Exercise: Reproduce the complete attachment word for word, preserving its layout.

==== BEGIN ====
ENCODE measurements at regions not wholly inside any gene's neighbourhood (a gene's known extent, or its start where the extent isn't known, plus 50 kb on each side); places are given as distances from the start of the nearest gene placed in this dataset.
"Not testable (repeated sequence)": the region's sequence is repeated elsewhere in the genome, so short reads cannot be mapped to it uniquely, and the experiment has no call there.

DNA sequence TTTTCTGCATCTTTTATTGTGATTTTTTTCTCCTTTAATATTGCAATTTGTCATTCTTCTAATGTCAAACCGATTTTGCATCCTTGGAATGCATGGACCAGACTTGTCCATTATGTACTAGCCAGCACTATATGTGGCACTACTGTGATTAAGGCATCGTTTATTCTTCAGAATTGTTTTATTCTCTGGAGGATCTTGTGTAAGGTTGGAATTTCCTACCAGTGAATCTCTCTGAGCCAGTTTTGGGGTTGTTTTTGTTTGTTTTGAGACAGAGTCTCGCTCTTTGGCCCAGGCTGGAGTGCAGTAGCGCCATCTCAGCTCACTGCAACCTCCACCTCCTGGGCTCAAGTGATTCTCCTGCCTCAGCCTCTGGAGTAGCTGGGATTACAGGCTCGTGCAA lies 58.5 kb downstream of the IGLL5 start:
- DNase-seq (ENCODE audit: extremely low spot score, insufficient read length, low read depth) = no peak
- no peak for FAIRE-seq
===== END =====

ENCODE measurements at regions not wholly inside any gene's neighbourhood (a gene's known extent, or its start where the extent isn't known, plus 50 kb on each side); places are given as distances from the start of the nearest gene placed in this dataset.
"Not testable (repeated sequence)": the region's sequence is repeated elsewhere in the genome, so short reads cannot be mapped to it uniquely, and the experiment has no call there.

DNA sequence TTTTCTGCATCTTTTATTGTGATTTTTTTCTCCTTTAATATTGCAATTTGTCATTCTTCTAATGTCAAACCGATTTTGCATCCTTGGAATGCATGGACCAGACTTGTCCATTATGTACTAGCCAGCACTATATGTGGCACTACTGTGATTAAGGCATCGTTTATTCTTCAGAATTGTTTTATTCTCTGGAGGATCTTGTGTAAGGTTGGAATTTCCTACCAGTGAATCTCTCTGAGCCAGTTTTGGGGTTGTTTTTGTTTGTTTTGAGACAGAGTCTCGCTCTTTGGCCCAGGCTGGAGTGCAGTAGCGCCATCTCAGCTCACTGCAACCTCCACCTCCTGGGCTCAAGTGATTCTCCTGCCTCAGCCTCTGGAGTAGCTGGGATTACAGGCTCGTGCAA lies 58.5 kb downstream of the IGLL5 start:
- DNase-seq (ENCODE audit: extremely low spot score, insufficient read length, low read depth) = no peak
- no peak for FAIRE-seq